Weather in the Watershed
A watershed is an area of land that drains to a common waterbody, such as a stream, river, lake or ocean. Basically, you can describe any place as part of a watershed, because all areas of land drain to someplace. In our case, the Newtown Creek watershed is a highly urbanized area, and includes a vast industrial zone, major highways, cemeteries, parks, as well as several residential neighborhoods.
One defining characteristic of the Newtown Creek watershed is the sewer system. We are home to the Newtown Creek Water Pollution Control Plant (WPCP), one of New York City’s largest sewage treatment plants, that serves approximately one million residents within a 15,000-acre drainage area. Sewage is brought from this expanded area, treated and released at the WPCP. In this way, Newtown Creek has an additional area related to the watershed that we call the sewershed.
The map below shows the Newtown Creek sewershed that extends into Manhattan and our neighboring Bowery Bay sewershed in Queens, as well as the “natural watershed” area for Newtown Creek in green.
When the weather is dry, the plant has capacity to fully treat (to Clean Water Act standards) 310 million gallons per day and during weather, the plant can partially treat up to 700 mgd. When wet weather conditions exceed this capacity, the excess combined sewage and stormwater is released directly to Newtown Creek. This is called Combined Sewer Overflow. CSO damages the Newtown Creek ecosystem, and creates hazardous conditions for people on the water due to the pathogens that come along with untreated sewage. The area that contributes CSO to the creek is the green watershed area above.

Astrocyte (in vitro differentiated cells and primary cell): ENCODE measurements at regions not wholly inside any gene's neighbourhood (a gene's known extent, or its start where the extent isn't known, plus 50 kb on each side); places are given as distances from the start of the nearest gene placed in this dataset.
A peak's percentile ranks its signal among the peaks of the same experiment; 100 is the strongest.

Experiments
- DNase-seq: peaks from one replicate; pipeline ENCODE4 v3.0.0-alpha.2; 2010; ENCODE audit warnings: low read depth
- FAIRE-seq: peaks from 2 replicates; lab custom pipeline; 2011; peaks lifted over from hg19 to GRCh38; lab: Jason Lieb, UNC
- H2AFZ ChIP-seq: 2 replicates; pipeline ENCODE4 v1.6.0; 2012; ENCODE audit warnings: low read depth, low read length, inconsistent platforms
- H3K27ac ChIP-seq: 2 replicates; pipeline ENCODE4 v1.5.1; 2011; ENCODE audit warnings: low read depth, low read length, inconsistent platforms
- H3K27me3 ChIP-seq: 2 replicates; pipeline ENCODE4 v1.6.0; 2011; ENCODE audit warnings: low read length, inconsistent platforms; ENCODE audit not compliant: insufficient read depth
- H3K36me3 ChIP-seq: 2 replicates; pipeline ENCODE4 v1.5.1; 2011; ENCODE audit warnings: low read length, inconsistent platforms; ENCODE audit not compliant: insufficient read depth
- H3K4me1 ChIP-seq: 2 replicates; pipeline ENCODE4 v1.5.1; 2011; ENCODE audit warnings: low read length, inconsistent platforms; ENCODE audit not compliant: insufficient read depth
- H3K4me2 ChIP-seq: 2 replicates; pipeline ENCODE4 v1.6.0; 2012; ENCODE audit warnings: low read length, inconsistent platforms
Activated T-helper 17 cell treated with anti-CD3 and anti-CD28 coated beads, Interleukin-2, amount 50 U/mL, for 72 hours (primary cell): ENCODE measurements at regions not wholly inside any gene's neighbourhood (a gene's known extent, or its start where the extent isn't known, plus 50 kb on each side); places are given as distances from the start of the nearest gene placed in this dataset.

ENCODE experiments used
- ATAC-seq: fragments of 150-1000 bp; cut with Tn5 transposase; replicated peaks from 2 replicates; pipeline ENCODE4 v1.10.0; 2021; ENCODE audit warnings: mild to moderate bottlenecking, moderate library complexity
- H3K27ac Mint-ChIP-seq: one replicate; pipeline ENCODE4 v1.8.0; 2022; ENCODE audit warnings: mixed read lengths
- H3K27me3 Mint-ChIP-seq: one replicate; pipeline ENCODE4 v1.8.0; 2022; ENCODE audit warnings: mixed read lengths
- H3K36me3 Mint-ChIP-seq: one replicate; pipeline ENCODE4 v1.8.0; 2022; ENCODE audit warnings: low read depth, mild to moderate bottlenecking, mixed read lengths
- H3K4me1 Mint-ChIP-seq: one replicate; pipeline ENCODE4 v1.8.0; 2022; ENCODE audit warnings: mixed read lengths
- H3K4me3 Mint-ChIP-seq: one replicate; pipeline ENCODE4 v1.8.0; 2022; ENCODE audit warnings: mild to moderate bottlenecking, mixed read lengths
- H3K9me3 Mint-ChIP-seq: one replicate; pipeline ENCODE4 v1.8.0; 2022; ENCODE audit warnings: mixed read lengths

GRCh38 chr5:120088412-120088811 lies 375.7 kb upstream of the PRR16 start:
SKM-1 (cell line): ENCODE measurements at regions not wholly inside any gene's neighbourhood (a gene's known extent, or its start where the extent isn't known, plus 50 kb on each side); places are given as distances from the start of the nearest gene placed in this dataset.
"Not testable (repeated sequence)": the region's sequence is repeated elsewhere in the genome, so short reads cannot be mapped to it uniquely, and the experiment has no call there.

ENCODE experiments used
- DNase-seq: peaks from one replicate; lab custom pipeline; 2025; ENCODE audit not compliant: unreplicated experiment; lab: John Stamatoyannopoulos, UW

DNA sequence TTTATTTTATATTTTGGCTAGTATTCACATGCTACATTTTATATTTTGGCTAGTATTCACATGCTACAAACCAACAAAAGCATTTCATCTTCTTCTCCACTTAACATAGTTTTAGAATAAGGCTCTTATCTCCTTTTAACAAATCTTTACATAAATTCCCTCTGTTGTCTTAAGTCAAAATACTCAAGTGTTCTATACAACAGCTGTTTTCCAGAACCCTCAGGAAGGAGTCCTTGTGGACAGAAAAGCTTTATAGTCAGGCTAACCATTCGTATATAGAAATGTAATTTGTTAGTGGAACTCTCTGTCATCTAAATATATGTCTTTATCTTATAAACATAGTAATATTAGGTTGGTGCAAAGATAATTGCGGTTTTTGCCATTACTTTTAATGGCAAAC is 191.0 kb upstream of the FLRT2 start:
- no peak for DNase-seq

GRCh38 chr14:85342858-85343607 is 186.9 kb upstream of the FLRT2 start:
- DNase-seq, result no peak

In order to better understand how and when the sewers overflow, NCA is collaborating with the SWIM Coalition, Queens Public Libraries, Brooklyn Public Libraries, and the “dontflush.me“ project to install weather stations throughout the Newtown Creek watershed, with support from NYCEF Newtown Creek Fund (Hudson River Foundation) and Deutsche Bank Americas Foundation.
Map of Weather Stations in the Watershed
We want to estimate how much stormwater is entering the sewer system and when, and provide watershed residents with information about how wet weather impairs Newtown Creek. We can combine the rainfall data with what we know about the available capacity in the sewer system to create an alert system for sewer overflows. When the watershed is “on alert” we hope that watershed residents will hold off (within reason…) on flushing, since toilets in the watershed will flush directly to the creek when CSOs are occurring.
Meter of Sewer Levels…Is it Safe to Flush?
We created an alert for both Newtown Creek and Bowery Bay, because the creek has CSO outfalls from both of these sewersheds that are part of the watershed. At this point, the alert system is overly cautious, meaning that the alert will tell us “Don’t Flush” sometimes before CSOs actually occur. As we continue to refine the weather monitoring and our assumptions about sewer capacity, the alert will get better. One way we will calibrate the system will be to go actually look at a few key CSO pipes on the creek when the alert is telling us “Don’t Flush” and see if, in fact, CSOs are flowing.
Ultimately, we will also offer tools such as tweets and texts messages to particular users of the creek, such as boaters and waterfront workers, to alert them to potential pathogens in the water.